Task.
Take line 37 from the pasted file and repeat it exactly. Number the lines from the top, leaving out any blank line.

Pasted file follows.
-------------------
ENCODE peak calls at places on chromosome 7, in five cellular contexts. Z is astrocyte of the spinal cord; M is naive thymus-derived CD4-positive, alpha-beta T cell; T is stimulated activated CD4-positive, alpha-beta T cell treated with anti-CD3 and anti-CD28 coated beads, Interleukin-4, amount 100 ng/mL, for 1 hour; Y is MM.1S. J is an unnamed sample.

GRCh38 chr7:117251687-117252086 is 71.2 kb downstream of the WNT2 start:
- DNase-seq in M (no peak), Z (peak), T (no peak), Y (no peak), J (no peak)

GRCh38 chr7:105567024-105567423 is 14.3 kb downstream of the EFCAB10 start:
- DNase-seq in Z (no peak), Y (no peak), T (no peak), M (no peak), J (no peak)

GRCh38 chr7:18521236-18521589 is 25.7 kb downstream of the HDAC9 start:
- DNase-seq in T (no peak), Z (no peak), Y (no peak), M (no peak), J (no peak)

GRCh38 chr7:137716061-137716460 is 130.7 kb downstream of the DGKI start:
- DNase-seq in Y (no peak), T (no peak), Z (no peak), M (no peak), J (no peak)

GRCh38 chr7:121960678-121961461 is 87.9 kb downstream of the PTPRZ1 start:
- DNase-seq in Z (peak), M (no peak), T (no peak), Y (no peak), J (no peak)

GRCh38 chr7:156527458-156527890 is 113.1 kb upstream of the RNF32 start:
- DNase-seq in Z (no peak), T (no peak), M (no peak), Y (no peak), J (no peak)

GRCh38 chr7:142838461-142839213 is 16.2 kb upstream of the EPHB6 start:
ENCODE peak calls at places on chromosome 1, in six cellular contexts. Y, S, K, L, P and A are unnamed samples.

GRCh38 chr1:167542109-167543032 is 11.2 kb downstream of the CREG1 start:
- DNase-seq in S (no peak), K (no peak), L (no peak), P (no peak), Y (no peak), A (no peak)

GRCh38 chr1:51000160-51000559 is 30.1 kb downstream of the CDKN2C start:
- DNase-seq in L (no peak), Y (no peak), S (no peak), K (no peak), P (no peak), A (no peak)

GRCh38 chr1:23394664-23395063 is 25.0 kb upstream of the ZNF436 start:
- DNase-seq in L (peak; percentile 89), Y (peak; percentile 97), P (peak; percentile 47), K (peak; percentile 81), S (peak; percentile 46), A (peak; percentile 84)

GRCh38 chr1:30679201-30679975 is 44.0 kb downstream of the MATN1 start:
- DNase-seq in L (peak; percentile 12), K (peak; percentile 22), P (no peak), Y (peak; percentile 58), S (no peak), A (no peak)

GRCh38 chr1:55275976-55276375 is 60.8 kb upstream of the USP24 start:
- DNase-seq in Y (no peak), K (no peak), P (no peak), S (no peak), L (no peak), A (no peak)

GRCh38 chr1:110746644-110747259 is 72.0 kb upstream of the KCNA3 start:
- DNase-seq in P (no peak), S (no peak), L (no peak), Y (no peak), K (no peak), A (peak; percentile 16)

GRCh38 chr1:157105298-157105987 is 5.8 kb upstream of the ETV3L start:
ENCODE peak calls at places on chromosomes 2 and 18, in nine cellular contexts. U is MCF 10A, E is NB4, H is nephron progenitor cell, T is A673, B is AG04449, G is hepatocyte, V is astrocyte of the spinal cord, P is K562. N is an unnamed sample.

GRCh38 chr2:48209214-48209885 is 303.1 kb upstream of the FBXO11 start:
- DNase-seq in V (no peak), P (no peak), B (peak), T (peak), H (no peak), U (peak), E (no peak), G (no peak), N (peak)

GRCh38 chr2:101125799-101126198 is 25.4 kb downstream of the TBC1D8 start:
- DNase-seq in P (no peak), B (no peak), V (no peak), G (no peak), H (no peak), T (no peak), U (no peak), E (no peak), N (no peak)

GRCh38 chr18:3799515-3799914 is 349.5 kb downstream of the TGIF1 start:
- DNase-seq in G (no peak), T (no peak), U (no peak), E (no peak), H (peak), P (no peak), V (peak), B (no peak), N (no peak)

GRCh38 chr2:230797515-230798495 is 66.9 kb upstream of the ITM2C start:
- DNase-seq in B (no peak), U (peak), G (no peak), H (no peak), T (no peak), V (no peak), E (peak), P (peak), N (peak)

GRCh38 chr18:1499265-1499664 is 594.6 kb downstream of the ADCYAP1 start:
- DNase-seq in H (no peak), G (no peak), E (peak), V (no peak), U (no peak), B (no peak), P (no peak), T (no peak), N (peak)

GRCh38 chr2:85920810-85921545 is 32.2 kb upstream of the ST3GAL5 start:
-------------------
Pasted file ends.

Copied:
- DNase-seq in B (no peak), U (peak), G (no peak), H (no peak), T (no peak), V (no peak), E (peak), P (peak), N (peak)